Glossary of Approaching Democracy chapter 11
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- actual groups
- interest groups that have already been formed; they have headquarters, an organizational structure, paid employees, membership lists, and the like.
- collective action
- the political action of individuals who unite to influence policy
- according to james madison in THe Federalist, no 10: "a number of citizens, whether amounting to a majority or a minority of the whole, who are united and actuated by some common impulse or passion or interests"
- free riders
- members who invest no money or time in an interest group but still share in the collective benefits of group action
- grassroots activity
- teh rallyin of group members, as well as the public, behind a lobby's cause
- a condition in which major government initiatives are impossible because a closely balanced partisan division in the government structure, accompanied by an unwillingness to work together toward compromise, produces a stalemate
- group maintenance
- activities by an interest group designed to affect policy. includes enrolling new members and providing benefits for them
- interest roups
- formal organizations of people who share a common outlook or social circumstance and who band together in the hope of influencing government policy
- iron triangles
- informal three-way relationships that develop among key legislative committees, the bureaucracy, and interest groups with a vested interest in the policies created by those committees and agencies
- issue advertisements
- advertisements in a political campaign funded by an interest group advocating a position on an issue but technically not supporting a specific candidate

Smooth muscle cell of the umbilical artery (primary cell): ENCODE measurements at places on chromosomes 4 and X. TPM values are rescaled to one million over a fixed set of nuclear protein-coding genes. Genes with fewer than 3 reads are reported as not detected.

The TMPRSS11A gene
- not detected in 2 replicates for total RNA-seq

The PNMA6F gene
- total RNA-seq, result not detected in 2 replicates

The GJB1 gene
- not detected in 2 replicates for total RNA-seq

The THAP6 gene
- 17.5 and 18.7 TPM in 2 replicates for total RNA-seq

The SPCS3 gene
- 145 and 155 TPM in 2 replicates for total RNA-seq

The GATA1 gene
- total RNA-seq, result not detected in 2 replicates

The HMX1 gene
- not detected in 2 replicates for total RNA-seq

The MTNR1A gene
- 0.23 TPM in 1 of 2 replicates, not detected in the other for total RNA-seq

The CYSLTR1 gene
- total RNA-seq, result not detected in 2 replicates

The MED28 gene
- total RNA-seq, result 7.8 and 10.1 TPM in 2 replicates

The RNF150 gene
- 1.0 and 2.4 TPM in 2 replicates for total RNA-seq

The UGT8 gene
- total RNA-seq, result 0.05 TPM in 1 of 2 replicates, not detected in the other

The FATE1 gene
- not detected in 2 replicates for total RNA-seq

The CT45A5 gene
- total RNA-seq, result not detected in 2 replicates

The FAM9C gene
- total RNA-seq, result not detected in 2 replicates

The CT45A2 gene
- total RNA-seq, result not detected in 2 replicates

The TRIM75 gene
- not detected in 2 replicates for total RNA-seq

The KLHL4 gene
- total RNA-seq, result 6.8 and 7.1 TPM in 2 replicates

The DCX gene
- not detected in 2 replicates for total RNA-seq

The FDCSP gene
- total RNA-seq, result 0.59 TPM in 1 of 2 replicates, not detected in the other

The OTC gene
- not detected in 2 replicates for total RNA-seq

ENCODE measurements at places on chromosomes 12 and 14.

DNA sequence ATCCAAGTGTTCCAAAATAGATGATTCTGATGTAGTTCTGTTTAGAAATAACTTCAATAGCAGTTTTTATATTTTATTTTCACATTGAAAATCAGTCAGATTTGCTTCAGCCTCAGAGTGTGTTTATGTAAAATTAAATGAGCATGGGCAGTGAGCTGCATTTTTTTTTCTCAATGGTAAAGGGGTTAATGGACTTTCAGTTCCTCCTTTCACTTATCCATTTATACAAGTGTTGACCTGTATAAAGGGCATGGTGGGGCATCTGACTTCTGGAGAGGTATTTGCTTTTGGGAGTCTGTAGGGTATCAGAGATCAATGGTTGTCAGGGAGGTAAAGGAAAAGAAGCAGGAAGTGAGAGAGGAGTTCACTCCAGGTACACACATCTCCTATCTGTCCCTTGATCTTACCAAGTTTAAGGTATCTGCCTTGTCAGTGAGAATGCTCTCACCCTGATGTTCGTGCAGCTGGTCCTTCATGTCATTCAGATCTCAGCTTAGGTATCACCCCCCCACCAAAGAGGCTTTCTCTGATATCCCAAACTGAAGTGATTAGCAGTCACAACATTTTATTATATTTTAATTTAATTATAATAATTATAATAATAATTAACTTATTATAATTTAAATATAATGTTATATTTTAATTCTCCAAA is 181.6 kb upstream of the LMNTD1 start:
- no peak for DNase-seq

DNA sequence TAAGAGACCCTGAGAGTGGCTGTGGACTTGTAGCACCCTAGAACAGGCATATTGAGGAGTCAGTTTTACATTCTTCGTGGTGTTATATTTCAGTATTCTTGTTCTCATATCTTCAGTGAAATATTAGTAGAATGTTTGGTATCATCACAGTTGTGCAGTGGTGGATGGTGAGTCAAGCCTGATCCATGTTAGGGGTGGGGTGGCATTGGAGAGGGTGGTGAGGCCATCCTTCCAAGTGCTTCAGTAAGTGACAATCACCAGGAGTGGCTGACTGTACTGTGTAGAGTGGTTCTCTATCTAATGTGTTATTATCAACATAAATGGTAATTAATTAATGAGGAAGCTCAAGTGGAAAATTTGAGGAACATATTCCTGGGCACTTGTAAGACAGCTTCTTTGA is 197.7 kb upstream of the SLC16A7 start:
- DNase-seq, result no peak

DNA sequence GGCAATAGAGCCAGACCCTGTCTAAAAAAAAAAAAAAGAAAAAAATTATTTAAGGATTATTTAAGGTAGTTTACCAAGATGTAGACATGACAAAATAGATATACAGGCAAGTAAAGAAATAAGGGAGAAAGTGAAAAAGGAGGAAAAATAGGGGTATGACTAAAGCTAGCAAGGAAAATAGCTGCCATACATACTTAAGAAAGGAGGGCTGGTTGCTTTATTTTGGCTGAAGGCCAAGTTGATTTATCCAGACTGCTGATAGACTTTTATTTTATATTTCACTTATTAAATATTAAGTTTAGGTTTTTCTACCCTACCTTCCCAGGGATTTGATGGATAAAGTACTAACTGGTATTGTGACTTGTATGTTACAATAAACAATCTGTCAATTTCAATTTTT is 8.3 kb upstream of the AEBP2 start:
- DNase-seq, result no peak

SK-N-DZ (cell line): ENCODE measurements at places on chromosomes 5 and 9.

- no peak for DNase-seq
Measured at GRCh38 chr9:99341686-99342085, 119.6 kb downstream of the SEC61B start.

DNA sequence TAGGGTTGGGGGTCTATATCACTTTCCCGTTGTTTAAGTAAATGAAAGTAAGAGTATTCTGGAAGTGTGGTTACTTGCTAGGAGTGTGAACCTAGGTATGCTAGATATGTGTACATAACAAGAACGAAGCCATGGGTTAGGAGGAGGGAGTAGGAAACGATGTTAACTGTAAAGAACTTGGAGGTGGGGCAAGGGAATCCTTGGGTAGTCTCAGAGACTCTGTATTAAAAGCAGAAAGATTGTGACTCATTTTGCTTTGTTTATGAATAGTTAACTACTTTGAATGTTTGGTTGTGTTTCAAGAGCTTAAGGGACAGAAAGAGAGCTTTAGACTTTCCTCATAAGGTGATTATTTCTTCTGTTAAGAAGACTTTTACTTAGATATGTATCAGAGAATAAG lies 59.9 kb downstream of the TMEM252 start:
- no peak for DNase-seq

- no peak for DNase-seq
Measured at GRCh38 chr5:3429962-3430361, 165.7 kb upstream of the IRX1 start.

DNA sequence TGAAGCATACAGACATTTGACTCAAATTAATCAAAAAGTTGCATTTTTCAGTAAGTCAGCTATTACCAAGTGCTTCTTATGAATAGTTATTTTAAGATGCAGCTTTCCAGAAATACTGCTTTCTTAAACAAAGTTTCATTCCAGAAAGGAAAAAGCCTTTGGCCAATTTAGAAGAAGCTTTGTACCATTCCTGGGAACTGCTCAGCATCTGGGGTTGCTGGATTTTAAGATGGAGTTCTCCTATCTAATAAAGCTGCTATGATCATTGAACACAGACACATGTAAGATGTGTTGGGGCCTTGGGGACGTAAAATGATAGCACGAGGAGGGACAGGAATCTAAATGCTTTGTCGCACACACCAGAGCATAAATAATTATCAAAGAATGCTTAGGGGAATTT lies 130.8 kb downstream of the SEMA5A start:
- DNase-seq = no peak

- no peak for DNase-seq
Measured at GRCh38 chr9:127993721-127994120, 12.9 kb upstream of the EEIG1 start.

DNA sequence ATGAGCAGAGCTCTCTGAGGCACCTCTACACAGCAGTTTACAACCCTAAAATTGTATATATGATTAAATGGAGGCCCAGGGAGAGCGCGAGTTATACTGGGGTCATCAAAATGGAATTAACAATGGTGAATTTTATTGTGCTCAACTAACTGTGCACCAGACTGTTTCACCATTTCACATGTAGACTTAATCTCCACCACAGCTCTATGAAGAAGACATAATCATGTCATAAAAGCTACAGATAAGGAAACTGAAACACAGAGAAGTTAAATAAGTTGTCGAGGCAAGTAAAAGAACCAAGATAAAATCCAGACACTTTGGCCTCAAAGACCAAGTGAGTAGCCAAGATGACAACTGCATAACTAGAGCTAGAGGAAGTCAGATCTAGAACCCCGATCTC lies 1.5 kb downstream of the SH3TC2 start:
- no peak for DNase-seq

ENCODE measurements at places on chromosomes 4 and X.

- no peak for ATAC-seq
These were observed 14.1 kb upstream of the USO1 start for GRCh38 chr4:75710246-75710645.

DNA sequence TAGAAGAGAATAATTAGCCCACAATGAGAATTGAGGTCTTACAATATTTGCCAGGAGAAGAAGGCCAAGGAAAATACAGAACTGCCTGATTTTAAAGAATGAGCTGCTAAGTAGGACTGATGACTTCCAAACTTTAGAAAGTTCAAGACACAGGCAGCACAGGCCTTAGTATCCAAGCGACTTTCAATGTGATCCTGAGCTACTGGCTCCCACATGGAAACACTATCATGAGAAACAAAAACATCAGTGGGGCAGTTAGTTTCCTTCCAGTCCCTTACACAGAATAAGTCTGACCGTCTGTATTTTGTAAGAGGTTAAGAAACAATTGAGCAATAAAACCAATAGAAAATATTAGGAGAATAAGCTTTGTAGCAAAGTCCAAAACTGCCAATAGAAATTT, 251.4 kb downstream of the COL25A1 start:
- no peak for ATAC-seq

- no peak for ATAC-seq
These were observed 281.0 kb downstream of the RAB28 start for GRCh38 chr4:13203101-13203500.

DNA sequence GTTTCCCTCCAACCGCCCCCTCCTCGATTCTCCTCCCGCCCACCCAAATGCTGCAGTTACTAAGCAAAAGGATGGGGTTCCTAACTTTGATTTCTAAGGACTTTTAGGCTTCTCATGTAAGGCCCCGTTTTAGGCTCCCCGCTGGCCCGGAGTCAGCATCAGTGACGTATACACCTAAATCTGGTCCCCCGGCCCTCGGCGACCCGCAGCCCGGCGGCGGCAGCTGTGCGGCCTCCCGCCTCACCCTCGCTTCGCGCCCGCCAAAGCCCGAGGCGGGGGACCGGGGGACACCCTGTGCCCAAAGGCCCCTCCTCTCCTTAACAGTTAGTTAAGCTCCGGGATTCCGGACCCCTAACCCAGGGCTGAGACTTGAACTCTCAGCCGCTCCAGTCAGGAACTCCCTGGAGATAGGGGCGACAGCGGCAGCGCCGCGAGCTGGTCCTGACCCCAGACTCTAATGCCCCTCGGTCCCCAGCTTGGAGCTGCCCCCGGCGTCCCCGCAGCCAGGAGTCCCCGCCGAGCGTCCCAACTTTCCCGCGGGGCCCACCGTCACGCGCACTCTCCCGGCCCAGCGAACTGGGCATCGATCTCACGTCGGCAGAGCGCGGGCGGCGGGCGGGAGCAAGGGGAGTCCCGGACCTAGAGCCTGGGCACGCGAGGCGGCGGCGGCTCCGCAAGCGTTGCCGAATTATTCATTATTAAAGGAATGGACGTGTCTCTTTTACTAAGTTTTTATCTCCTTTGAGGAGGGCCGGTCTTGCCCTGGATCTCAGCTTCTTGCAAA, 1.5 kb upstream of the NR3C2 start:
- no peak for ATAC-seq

- the formal, organized attempt to influence legislation, usually through direct contact with legislators or their staff
- groups of people joined in a cyber-society for political purposes
- policy entrepreneurs
- leaders who invest in, and who create the conditions for, a potential group to become an actual interest group. ralph nader stands as a classic example of a policy entrepreneur.
- policy networks
- networks characterized by a wide-ranging discussion of options as issues are resolved, ocnveying a more inclusive and less conspiratorial image of the policy process than iron triangles do
- political action committees (PACs)
- committees formed as the fund-raising and financial distribution arm of specific interest groups.
- potential groups
- interest groups that could form under the right circumstances; as yet, they have no substantive form and my never have one, but they cannot be discounted by political participants
- public interest groups
- groups that focus not on the immediate economic livelihood of their members, but on achieving a broad set of goals that represent their members' vision of the collective good. examples include the national taxpayers union, the league of women voters, and common cause
- soft money
- campaign contributions directed to advaning the interests of a political party or an issue in general, rather than a specific candidate.
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